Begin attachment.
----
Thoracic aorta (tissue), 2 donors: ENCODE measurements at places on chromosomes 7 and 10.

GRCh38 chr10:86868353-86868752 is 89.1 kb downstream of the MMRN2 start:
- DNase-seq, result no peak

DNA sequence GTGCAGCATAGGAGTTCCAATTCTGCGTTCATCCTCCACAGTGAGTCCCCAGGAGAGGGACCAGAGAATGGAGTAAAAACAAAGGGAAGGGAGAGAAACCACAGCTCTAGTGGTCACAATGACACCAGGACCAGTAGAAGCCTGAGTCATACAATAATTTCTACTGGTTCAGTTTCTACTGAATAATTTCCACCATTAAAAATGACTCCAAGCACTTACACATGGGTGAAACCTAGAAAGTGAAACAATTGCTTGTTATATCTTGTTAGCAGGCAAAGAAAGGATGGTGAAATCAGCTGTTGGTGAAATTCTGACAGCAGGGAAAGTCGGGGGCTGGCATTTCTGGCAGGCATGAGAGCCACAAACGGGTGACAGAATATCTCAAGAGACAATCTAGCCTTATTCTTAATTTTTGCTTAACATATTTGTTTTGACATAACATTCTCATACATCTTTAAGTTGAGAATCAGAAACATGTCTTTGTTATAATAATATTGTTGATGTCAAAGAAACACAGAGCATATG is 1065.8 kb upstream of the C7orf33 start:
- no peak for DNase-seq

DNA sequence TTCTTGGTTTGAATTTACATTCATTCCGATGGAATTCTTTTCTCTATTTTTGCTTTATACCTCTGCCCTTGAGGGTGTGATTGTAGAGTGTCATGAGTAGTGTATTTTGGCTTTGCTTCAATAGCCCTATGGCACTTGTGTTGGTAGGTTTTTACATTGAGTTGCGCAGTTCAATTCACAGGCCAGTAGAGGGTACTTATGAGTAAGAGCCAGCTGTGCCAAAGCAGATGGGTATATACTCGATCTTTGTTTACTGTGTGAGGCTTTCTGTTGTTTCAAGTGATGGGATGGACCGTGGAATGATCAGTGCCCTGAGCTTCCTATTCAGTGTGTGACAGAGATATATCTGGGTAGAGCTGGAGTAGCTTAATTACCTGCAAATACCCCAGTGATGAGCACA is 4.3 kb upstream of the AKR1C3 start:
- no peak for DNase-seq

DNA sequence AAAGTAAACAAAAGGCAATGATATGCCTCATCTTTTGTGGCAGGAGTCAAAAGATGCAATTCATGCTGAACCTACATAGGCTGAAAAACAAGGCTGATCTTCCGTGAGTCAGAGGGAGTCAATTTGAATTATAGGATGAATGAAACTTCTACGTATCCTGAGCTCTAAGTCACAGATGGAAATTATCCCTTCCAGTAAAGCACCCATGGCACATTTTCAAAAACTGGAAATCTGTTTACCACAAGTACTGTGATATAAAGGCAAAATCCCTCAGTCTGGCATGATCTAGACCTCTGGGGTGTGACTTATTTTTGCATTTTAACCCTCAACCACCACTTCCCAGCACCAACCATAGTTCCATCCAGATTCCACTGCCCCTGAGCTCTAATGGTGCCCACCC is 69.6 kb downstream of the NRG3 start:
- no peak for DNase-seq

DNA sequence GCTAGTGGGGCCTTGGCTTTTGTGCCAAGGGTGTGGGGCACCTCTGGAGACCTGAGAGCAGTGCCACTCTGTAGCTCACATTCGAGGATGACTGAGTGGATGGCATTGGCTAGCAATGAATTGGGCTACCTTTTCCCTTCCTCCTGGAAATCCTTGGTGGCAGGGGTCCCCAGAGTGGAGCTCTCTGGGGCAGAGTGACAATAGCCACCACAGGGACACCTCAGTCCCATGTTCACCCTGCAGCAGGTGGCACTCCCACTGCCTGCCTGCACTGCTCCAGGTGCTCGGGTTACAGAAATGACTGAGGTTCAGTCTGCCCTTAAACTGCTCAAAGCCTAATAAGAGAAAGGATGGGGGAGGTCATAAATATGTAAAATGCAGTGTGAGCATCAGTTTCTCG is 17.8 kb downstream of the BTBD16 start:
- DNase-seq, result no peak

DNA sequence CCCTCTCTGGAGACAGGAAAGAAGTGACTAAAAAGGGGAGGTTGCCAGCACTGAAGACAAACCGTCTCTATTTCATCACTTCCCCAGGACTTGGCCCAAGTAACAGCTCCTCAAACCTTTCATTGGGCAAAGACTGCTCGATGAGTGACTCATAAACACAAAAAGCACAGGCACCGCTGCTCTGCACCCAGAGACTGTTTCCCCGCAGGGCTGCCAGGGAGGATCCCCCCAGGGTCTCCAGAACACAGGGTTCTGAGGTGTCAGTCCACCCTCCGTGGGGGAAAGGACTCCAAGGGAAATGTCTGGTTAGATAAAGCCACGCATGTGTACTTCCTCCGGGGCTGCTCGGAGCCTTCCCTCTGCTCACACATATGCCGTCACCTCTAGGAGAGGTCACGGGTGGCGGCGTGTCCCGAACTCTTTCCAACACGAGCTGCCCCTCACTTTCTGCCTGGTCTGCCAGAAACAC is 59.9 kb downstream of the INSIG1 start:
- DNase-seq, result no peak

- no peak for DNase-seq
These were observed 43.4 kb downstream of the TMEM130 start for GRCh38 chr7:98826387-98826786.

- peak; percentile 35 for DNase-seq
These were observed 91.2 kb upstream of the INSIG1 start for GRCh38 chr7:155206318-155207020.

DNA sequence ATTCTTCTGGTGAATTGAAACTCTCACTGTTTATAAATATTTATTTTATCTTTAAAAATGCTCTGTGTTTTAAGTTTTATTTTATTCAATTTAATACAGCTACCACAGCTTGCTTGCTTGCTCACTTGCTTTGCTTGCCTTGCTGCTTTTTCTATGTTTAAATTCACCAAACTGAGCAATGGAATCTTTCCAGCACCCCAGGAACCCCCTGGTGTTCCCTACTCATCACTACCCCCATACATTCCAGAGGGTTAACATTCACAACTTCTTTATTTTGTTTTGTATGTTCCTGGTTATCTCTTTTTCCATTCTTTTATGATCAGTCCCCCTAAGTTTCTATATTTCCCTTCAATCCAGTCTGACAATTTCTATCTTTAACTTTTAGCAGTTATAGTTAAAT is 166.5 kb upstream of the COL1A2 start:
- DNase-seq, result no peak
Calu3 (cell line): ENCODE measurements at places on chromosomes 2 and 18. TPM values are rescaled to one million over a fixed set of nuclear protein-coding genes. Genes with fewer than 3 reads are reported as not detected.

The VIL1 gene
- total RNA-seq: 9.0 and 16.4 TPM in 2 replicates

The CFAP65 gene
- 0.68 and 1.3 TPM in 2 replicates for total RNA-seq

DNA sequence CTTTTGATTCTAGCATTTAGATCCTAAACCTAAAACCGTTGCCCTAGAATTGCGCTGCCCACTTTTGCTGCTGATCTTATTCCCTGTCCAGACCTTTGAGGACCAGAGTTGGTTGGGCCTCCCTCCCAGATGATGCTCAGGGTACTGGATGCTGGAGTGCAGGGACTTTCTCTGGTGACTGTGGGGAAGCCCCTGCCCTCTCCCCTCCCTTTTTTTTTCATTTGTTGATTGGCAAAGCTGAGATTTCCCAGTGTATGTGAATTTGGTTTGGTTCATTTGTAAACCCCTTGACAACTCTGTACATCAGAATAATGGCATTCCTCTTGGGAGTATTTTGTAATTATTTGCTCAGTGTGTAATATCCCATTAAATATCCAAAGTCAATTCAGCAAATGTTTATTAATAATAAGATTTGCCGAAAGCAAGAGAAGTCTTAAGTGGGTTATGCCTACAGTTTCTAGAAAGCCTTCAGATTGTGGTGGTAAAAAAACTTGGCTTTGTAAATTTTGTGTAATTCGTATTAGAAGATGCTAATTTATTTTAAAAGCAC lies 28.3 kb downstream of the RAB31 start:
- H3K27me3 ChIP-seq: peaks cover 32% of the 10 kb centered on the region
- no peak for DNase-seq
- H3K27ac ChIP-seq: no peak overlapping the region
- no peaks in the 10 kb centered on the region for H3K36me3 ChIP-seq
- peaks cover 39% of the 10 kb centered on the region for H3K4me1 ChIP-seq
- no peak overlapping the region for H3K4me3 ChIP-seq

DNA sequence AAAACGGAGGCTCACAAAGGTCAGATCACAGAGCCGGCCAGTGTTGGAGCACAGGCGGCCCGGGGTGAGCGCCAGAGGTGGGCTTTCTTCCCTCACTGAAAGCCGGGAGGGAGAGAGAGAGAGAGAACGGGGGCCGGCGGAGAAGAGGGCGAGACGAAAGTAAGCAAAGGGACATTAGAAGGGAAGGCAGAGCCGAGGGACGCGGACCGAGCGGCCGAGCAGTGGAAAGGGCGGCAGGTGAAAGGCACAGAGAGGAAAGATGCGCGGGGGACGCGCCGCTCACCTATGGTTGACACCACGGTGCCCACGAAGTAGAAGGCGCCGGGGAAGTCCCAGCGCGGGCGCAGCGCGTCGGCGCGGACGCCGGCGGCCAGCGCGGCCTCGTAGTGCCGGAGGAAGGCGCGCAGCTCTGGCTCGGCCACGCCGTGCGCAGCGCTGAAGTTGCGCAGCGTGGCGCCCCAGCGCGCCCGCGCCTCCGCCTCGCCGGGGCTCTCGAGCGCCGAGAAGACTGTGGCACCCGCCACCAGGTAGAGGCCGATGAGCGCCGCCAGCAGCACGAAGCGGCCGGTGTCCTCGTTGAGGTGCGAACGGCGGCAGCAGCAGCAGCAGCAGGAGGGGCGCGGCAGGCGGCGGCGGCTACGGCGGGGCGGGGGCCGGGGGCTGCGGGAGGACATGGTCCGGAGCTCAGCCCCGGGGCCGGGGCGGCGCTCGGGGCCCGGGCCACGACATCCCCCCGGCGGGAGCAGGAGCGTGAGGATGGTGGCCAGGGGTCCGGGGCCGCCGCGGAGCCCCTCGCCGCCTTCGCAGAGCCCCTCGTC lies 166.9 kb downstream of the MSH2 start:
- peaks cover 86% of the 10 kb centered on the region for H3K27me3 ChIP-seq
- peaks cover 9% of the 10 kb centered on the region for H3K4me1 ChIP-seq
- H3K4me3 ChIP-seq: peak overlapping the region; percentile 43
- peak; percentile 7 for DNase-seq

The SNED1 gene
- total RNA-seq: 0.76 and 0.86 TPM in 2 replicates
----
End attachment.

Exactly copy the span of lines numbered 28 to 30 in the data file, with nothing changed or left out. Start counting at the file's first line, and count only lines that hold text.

- H3K27ac ChIP-seq: no peak overlapping the region
- no peaks in the 10 kb centered on the region for H3K36me3 ChIP-seq
- peaks cover 39% of the 10 kb centered on the region for H3K4me1 ChIP-seq